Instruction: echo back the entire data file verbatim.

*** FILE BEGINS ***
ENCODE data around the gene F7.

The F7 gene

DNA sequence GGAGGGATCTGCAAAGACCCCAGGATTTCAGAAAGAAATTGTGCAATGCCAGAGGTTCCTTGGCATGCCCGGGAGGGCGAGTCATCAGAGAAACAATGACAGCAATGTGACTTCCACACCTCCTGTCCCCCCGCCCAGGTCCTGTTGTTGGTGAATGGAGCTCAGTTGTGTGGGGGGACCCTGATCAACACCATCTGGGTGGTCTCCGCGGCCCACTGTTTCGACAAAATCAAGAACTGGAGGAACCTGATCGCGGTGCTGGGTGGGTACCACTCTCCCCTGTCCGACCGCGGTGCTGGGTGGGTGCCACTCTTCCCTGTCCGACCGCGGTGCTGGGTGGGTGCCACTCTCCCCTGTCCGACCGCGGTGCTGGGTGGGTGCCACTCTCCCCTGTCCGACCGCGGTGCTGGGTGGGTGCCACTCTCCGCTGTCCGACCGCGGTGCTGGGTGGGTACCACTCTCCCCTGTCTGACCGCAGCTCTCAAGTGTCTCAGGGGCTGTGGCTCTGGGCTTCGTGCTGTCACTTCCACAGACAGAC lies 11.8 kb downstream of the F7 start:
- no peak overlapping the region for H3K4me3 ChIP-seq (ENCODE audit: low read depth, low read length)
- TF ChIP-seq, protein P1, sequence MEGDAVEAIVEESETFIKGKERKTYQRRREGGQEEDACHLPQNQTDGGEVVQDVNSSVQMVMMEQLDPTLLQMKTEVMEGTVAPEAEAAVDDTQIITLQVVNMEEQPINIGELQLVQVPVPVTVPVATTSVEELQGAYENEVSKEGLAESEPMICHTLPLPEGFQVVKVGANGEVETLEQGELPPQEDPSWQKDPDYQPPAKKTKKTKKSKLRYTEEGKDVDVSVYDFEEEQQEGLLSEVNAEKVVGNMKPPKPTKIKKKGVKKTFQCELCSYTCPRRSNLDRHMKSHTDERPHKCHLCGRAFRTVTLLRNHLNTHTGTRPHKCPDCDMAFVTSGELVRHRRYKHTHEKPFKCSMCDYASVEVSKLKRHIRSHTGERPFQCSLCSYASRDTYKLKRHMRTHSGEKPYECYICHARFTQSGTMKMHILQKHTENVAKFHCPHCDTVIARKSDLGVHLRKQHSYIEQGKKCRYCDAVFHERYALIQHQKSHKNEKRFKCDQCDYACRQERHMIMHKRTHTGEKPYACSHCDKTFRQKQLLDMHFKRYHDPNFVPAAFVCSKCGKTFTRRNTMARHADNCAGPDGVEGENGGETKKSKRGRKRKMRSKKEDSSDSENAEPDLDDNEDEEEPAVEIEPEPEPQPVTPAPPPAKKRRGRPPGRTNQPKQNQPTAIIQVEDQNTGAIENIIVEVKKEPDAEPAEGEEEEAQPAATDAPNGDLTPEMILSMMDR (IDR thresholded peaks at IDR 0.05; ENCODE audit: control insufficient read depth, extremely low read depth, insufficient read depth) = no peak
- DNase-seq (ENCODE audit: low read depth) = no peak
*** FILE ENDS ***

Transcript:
ENCODE data around the gene F7.

The F7 gene

DNA sequence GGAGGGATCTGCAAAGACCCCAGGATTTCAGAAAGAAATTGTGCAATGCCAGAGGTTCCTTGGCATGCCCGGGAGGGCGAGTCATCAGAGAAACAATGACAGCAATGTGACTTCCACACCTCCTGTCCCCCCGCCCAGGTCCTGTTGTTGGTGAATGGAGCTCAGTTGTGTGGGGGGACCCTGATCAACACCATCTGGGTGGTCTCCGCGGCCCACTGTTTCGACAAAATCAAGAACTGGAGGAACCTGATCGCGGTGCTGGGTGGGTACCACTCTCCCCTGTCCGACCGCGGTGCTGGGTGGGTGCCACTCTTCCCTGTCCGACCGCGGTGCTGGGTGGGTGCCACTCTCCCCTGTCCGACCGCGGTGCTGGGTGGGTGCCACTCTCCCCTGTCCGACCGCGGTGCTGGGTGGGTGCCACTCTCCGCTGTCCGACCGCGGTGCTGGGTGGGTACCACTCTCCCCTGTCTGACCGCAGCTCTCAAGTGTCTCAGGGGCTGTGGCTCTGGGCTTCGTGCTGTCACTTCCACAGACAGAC lies 11.8 kb downstream of the F7 start:
- no peak overlapping the region for H3K4me3 ChIP-seq (ENCODE audit: low read depth, low read length)
- TF ChIP-seq, protein P1, sequence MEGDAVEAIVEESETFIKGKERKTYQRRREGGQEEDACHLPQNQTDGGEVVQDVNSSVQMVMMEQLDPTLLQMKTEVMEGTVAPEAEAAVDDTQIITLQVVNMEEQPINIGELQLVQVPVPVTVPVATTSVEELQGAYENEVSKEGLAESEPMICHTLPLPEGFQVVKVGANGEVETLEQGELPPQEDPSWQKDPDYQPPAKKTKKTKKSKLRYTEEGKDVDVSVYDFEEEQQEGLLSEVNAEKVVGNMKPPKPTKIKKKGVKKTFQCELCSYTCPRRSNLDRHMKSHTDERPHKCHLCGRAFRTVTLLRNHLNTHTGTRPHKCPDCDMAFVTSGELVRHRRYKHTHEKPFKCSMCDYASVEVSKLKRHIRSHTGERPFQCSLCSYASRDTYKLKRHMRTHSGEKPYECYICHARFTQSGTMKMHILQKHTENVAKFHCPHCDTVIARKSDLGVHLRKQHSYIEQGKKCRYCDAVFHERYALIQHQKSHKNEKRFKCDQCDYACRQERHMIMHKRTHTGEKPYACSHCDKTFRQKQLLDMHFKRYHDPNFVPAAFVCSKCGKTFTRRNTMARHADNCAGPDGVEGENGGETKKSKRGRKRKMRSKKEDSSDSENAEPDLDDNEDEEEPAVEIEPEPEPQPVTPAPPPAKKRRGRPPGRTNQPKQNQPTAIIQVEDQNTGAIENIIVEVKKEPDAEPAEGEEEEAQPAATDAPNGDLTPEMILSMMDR (IDR thresholded peaks at IDR 0.05; ENCODE audit: control insufficient read depth, extremely low read depth, insufficient read depth) = no peak
- DNase-seq (ENCODE audit: low read depth) = no peak